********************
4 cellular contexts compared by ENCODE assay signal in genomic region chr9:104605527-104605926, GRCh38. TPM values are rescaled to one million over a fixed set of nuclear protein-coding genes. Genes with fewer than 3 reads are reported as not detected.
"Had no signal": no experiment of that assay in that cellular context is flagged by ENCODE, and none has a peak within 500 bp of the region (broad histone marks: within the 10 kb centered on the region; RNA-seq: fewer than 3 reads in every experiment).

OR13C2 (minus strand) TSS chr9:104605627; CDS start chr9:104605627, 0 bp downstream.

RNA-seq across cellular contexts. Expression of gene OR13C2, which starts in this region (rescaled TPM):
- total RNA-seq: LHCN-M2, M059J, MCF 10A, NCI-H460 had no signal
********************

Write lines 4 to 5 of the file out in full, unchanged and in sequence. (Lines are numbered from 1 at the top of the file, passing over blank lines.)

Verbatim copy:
RNA-seq across cellular contexts. Expression of gene OR13C2, which starts in this region (rescaled TPM):
- total RNA-seq: LHCN-M2, M059J, MCF 10A, NCI-H460 had no signal